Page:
by Joshua Foust on 10/17/2010 · 20 comments

I had a great time this weekend at the South Asian Studies conference. The panel I was on, which was chaired by Manan Ahmed of Chapati Mystery, brought me into contact with Madiha Tahir, Vikash Yadav from the Duck of Mineva, and the inimitable Juan Cole. Our discussion was unsurprisingly downbeat about what one gets from blogging on Afghanistan and Pakistan considering the audience—we talked source limitations (there’s very little cross-linkage in the AfPak blogosphere compared to other blogging communities, and much relies on mainstream news stories), obsessions on personalities, and even coarsened discourse (I managed to use the phrase “hot tranny mess” again, though, which gave me immense satisfaction).

Juan said something I thought particularly insightful, which is that no one really likes talking about Afghanistan. You can post original reporting from the country (which we do on occasion), and people generally yawn. He contrasted that with presenting reporting from, say, Iraq, or Israel/Palestine, which elicits tremendous, vigorous response. I followed up with some observations from Registan.net, including the point that, despite everyone’s complaints that I post far too much criticism and not enough analysis or original posts, it is the criticism that generates dialogue and interest and thus drives traffic. Complain as you might, judging by readership people are relatively uninterested in original writing on Afghanistan, and care much more about cat fights and hot tranny messes (there it is again).

Madiha then expanded this idea to include a discussion of how we get our news from the area in a general sense. And she mentioned the idea of formulaic reporting. I’m paraphrasing from memory, but she and I both spoke about how our understanding of these places is shaped by official sources—apart from Carlotta Gall or Anand Gopal, it’s rare to find a reporter for a major paper or TV channel that routinely quotes actual Afghans in their stories about Afghanistan—and are written as if disconnected from the past. It led to some dark jokes about North Waziristan (the fifth or so brand new final offensive of all time), or Orakzai, or Kanadahar, or COIN, or negotiations. Everything is written in a vacuum, as if history and context never play a role or could inform our understanding.

The end result: people don’t care about Afghanistan, but rather the war inside Afghanistan, which means America in Afghanistan (and weirdly, the audience at this panel wanted really bad to talk about—or complain, really—about right wing Pakistani media personalities like Ahmed Quraishi, which kind of reinforced our point that, despite hundreds of thousands of combatants and hundreds of deaths per month no one wants to talk about Afghanistan); the news is limited to repeating official statements and interviews; and worse, those official statements are not even tempered by recent history of either similar or contrasting official statements. The only respite from this, which Vikash pointed out very strongly, is from soldier blogs—which, while limited in viewpoint and access, are nevertheless a strong counternarrative to the mindless mainstream media coverage of the war.

It leads to a zombie-like feeling: stumbling forward, arms extended, mumbling about offensives or pivotal moments or crucial years or something, and probably trying to injure hot young co-eds armed only with a shotgun and a screen-friendly shriek when frightened. And almost on queue, I arrived home, completely exhausted and maybe a bit hung over still, eager to read the New York Times and unwind, and was greeted by a virtual cavalcade of ridiculous, context-free stories that made me feel like it was 2006 all over again:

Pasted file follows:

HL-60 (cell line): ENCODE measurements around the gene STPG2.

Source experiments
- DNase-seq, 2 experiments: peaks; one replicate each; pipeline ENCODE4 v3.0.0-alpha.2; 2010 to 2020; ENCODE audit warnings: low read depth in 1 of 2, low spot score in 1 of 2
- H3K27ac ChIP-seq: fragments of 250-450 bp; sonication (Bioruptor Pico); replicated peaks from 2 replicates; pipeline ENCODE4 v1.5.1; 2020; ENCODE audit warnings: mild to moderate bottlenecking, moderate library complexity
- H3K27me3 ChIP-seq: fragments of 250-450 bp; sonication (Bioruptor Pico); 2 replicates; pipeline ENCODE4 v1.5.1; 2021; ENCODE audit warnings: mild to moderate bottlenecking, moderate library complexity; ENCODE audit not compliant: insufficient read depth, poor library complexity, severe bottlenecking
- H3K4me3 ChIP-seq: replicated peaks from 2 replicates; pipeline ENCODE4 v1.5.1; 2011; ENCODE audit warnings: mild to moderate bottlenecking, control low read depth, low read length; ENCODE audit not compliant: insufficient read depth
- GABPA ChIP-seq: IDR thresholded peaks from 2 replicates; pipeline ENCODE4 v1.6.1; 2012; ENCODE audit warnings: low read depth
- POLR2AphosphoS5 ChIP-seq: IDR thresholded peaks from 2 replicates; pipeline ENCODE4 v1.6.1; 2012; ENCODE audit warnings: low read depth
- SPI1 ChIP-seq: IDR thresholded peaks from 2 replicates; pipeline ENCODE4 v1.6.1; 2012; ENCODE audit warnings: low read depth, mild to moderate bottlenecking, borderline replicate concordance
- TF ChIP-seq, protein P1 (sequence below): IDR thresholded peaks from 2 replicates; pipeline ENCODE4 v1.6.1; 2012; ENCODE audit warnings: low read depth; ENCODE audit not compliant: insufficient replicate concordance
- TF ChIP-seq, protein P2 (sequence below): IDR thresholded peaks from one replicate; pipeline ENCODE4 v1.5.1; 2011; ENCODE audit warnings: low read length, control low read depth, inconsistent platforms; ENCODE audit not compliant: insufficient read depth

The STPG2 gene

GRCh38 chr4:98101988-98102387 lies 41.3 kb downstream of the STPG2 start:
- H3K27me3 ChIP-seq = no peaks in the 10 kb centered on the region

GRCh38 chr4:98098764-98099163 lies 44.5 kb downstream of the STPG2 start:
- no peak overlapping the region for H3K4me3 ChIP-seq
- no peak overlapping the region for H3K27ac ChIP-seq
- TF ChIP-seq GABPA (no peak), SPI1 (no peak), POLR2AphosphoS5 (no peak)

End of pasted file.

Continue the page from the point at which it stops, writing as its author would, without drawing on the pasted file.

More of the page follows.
• Alissa Rubin writes—in the middle of October!—that there was fraud in the parliamentary elections. Because no one ever mentioned that before.
  • ISAF spokesman Dexter Filkins actually goes the full nine yards, with the trifecta of things being at critical junctures because we’re in a decisive week during a pivotal year of reversing Taliban momentum. It’s practically a madlibs story, written from a template.
  • (For example, contrast Filkins’ endorsement of employing General Petraeus’ 2007 strategy of coopting the Sunnis in Afghanistan in some way with the news that in Iraq those same Sunnis he says we made peace with are being hounded out of the government and are re-joining the insurgency. Clearly, it’s a model to follow!)
  • Even Carlotta Gall, who usually knows better (and who actually wrote a good Gall-esque piece on the area on the same day), is all OMG about the new offensive in Panjwai, which is “threatening” Kandahar apparently in a way Arghandab, Zhari, Marjah, and whatever else nearby that was threatening Kandahar isn’t anymore.

That’s just one paper. I haven’t bothered to look at the Washington Post, LA Times, or AFP/AP/Reuters/AJE/RFE/RL yet. But missing in all that coverage of how the war is going is basic information about Actual Afghanistan—”real” Afghanistan, if we must go there—ideas like how the Taliban’s assassination campaign in Kandahar has been so successful they’ve basically hollowed out the local government, leaving at least 600 vacancies Afghans refuse to fill for fear of their lives. What’s the point of clearing away the Taliban in such a setting? We have proven in Marjah, on a far smaller scale, that we cannot set up a functioning alternative. What’s the end game, the one Filkins says is beginning but no one can define or say when it will end?

Zombies indeed. No wonder our leaders have no idea what they’re doing there—not a single instrument of U.S. power, whether official, informal, or media, is doing its job. Let’s do that one more: the media are actively failing the country, and insulting everyone in it, and spitting on the people of Afghanistan, by being such lazy zombies in their coverage. They should be ashamed, but because no one seems to actually care about Afghanistan anyway, they have no reason to be.

* No, I will not mention Dan Drezner’s crap book, or even link to it.

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This post was written by...

– author of 1848 posts on 17_PersonNotFound.